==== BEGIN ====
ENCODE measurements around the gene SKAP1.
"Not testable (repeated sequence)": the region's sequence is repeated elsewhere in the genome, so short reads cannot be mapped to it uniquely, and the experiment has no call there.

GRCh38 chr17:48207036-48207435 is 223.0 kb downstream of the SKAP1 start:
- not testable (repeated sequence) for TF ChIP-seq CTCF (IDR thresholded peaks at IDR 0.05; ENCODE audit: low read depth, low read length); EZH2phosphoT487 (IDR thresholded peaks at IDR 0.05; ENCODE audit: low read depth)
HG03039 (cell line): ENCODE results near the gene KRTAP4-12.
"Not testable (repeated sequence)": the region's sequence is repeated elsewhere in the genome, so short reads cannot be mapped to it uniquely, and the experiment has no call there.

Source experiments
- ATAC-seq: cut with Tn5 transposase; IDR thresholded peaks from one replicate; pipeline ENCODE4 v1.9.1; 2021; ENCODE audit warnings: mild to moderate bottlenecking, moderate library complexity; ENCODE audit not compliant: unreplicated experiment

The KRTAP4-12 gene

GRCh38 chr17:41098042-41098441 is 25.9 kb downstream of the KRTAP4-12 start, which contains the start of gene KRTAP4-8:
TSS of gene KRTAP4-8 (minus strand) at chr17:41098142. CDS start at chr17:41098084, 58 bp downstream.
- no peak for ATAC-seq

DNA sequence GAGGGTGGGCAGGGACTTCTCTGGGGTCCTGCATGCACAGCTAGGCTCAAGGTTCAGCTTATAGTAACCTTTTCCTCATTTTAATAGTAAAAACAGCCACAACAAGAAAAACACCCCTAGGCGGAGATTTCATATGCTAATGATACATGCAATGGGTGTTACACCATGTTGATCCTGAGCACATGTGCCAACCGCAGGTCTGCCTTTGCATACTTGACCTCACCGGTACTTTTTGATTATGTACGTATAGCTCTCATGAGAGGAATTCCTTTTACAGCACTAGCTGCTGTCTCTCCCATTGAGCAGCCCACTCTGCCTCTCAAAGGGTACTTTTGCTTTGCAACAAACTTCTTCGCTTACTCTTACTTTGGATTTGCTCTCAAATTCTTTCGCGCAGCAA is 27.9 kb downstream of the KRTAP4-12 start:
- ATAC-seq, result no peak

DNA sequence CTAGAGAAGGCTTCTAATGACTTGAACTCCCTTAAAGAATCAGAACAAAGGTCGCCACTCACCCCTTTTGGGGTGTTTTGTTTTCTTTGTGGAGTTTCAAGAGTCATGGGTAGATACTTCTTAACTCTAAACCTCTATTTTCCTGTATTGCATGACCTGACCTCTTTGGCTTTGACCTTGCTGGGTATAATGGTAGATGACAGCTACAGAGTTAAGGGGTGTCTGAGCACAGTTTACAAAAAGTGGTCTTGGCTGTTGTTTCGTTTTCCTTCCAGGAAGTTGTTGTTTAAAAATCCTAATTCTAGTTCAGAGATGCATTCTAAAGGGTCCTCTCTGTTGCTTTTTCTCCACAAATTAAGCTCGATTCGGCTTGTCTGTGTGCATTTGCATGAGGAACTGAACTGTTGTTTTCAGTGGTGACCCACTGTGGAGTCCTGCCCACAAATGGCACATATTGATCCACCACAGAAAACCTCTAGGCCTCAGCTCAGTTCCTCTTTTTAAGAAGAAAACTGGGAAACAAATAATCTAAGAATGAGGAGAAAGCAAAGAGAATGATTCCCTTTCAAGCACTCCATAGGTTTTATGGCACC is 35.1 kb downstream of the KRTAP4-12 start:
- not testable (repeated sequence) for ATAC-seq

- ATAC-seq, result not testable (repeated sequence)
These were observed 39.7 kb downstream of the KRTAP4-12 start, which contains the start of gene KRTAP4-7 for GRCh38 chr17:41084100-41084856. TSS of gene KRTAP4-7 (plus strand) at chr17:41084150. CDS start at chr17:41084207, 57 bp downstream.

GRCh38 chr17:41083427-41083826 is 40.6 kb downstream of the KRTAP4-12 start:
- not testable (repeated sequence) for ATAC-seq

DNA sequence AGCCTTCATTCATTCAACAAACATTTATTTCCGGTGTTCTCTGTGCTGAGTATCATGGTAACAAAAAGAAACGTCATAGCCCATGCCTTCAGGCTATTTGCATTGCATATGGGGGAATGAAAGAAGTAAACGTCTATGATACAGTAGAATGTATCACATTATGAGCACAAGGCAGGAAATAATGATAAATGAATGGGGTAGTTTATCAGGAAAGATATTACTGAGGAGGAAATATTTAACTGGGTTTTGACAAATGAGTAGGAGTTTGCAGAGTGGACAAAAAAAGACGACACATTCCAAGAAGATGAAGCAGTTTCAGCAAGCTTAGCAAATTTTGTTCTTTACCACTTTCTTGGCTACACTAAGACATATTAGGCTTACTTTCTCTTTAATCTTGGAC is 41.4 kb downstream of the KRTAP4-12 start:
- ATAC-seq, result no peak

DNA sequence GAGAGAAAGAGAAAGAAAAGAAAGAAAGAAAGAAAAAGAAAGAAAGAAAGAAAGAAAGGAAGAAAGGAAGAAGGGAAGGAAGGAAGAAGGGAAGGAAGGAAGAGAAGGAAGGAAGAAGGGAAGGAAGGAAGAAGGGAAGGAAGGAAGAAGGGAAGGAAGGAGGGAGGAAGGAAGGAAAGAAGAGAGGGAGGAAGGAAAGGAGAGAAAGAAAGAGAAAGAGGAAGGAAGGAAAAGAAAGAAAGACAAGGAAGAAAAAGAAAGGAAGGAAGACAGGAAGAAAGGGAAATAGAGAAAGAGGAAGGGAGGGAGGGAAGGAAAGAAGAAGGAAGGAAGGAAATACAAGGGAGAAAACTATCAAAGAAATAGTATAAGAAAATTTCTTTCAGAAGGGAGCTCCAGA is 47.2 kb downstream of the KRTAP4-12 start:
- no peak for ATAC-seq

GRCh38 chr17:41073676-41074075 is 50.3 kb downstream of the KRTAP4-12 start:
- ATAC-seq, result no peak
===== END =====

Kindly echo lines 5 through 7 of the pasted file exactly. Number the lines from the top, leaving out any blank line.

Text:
HG03039 (cell line): ENCODE results near the gene KRTAP4-12.
"Not testable (repeated sequence)": the region's sequence is repeated elsewhere in the genome, so short reads cannot be mapped to it uniquely, and the experiment has no call there.

Source experiments